February 2018 Legislative Update: Net Neutrality, The CLOUD Act, and Trade
After an overnight six-hour government shutdown, on February 9 Congress passed a two-year budget agreement including a fifth continuing resolution to keep the government funded until March 23rd. The legislation also sets overall budget numbers to guide the House and Senate appropriations committees in drafting an omnibus appropriations bill for the rest of FY 2018.
Below is a brief summary of legislative issue important to us.
Democrats continue to push forward with their plan to address the 2017 Restoring Internet Freedom Order.
On February 13, the House Energy and Commerce Committee Democrats all signed and sent a letter to the FCC, seeking precise details of how FCC staff parsed the more than 20 million public comments on net neutrality. The FCC must answer all 16 questions from the letter asking about the agency’s process by March 6th.
On February 14, 54 progressive organizations, including Demand Progress, Free Press, and Media Alliance sent a letter urging Members of Congress to cosponsor, discharge, and then vote for a ‘resolution of disapproval” that would overturn the FCC’s recent rollback.
On the 27th the Senator Ed Markey (D-MA) introduced a resolution of disapproval for December’s Restoring Internet Freedom under the Congressional Review Act. Democrats have enough support to force the vote, but still need one more Republican to for the resolution to pass.
The CLOUD Act
On February 7, Senators Hatch (R-UT), Coons (D-DE), Whitehouse (D-CT) and Graham (R-SC) introduced the CLOUD Act. The goal is to help the US and other countries resolve the problem of cross-border data requests by law enforcement. Existing law has failed to keep pace with the evolution of internet-based communications technology, specifically cloud computing. While we don’t have a position on this yet, we always keep a close eye on legislation that addresses cross-border data requests without resolving issues with the Electronic Communications Privacy Act (ECPA).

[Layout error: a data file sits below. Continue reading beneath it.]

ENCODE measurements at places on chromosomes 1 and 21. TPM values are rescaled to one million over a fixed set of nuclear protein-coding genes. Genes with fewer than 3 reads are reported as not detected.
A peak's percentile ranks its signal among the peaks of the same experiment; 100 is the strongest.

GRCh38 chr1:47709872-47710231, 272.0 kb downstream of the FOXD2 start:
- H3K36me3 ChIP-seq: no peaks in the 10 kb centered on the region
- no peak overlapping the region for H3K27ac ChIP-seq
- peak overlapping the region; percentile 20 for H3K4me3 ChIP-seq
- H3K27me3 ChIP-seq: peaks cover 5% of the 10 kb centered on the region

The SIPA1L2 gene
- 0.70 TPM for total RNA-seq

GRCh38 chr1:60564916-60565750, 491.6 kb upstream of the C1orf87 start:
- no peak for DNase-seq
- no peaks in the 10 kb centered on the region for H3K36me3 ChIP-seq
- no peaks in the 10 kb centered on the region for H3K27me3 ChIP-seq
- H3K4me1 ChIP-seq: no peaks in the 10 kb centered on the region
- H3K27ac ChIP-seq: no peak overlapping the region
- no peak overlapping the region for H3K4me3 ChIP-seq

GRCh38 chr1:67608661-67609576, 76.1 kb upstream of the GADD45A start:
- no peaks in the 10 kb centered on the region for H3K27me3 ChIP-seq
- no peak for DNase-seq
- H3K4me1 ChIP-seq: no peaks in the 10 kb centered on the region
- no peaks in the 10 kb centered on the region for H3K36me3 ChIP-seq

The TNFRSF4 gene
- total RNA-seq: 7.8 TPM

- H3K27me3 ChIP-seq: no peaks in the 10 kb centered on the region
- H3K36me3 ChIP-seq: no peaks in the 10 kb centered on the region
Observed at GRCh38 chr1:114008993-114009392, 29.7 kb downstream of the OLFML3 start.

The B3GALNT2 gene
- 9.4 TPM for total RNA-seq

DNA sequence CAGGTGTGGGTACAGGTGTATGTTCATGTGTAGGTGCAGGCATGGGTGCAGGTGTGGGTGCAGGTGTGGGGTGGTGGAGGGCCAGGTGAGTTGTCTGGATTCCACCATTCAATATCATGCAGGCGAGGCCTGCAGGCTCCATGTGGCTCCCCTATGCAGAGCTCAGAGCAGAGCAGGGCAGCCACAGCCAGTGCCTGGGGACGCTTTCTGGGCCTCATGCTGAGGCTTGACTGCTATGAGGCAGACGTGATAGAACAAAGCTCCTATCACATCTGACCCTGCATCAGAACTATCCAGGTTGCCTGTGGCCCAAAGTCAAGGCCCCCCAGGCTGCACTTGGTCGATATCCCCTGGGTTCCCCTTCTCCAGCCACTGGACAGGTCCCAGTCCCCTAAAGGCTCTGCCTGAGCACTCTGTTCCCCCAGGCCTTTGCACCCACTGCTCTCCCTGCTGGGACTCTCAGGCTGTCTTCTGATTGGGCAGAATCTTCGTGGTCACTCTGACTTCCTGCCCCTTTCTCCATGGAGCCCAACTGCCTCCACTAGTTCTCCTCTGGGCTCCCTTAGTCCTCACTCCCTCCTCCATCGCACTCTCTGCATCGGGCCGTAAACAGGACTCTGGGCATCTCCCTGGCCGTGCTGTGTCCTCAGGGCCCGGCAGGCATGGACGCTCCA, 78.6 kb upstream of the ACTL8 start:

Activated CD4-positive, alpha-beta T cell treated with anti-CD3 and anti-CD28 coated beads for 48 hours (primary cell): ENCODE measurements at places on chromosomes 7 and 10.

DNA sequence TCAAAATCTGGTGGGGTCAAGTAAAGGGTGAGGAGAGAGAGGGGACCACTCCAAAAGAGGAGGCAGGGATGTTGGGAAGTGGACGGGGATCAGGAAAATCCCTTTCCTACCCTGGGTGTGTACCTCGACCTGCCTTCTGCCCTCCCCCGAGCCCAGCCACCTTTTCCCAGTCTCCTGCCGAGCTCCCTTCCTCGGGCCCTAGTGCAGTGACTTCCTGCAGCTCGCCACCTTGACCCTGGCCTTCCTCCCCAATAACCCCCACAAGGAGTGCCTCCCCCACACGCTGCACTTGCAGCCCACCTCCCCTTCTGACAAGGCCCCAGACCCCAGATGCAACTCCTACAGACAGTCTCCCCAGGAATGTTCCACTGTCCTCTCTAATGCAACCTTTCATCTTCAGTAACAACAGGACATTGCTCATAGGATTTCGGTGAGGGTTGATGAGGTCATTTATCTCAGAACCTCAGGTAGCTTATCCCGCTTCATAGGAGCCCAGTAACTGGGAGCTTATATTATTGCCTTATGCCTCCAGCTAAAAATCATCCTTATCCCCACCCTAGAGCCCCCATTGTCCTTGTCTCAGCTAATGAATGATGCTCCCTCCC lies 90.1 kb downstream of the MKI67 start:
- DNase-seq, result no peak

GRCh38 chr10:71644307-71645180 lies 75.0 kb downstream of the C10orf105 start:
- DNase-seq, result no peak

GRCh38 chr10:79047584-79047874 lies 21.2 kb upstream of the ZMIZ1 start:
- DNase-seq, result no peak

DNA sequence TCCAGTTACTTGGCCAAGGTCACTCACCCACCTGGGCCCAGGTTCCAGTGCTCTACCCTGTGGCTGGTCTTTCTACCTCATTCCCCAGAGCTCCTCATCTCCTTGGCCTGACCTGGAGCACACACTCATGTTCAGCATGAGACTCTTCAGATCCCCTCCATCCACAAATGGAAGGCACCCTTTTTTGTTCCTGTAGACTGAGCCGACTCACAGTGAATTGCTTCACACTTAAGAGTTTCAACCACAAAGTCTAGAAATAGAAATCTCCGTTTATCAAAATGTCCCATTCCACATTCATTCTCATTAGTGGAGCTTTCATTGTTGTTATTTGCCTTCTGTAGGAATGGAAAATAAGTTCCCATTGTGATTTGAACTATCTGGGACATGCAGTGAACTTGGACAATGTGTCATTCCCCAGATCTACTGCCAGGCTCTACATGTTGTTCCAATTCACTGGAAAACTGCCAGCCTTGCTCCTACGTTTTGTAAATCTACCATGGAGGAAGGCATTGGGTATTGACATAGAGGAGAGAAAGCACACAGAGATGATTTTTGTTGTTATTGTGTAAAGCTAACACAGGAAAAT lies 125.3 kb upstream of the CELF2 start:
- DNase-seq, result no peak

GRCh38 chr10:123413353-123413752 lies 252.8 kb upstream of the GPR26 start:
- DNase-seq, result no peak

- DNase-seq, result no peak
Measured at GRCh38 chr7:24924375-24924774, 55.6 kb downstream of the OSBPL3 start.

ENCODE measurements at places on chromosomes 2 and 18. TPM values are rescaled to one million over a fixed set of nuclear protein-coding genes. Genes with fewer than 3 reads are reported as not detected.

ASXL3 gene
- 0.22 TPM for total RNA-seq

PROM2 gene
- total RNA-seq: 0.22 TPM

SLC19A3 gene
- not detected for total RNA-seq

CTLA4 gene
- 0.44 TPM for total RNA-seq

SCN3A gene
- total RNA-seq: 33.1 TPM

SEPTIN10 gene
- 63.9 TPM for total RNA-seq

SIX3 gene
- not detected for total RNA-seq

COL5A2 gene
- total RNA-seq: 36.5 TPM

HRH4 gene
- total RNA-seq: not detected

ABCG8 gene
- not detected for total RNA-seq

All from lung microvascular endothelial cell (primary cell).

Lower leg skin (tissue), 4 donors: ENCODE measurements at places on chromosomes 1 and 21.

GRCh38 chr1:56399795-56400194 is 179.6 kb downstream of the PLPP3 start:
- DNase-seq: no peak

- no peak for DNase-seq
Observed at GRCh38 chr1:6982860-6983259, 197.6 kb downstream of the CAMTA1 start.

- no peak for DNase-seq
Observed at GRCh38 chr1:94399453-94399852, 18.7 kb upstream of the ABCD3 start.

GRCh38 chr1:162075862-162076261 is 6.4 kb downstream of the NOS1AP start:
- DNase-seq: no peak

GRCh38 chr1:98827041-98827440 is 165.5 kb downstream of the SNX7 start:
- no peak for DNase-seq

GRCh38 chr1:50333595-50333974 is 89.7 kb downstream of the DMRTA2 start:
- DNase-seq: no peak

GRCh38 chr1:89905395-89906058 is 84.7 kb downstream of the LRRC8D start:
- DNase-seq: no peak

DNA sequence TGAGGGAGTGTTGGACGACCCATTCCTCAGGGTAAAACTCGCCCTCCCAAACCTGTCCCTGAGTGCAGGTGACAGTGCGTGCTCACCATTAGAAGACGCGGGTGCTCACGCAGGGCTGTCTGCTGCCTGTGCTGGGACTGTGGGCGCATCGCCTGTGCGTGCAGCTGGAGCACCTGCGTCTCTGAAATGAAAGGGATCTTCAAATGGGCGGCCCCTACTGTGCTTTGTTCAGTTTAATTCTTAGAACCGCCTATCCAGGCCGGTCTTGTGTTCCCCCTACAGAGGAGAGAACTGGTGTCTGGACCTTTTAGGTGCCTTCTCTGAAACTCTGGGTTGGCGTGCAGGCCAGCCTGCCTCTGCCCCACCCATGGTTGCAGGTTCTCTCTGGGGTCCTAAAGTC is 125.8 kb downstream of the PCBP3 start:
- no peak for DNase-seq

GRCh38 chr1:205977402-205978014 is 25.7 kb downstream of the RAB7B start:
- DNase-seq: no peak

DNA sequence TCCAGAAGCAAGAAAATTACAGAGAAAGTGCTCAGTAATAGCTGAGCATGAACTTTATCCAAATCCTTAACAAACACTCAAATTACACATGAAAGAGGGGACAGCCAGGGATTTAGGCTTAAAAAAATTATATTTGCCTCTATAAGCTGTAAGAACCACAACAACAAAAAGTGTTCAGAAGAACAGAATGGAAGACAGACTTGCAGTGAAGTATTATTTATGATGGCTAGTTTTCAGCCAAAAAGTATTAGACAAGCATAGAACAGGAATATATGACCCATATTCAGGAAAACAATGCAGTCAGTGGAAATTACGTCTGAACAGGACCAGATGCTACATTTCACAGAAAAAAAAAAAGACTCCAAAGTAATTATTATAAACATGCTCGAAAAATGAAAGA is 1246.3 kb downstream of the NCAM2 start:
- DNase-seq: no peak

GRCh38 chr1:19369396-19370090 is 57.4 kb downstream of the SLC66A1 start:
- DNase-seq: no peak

Secretary of State Rex Tillerson announced plans to create a new Cyberspace and Digital Economy Bureau by consolidating existing resources at the State Department and elevating its head to a Senate-confirmed position.
On February 6, 2018, the House Foreign Affairs Committee held a hearing on “U.S. Cyber Diplomacy in an Era of Growing Threats.” Topics discussed in the first panel included but were not limited to: (1) China, India, and Intellectual Property Theft; (2) Russian Election Interference; (3) Office of Cyber Diplomacy; and (4) U.S. responses to Cyber Attacks. Chairman Ed Royce (R-CA) and Ranking Member Eliot Engel (D-NY) both made statements expressing concern over foreign powers abilities to bypass US cyberdefenses.
The sixth round of negotiations for NAFTA 2.0 in Montreal recently concluded, though there are substantial disagreements about the inclusion of provisions related to safe harbors from liability for Internet intermediaries and approaches to online copyright infringement. The i2Coalition believes that safe harbors from liability are a critical part of contemporary trade treaties. We believe that there are multiple methods to address online copyright infringement and that compromise on this issue is possible. i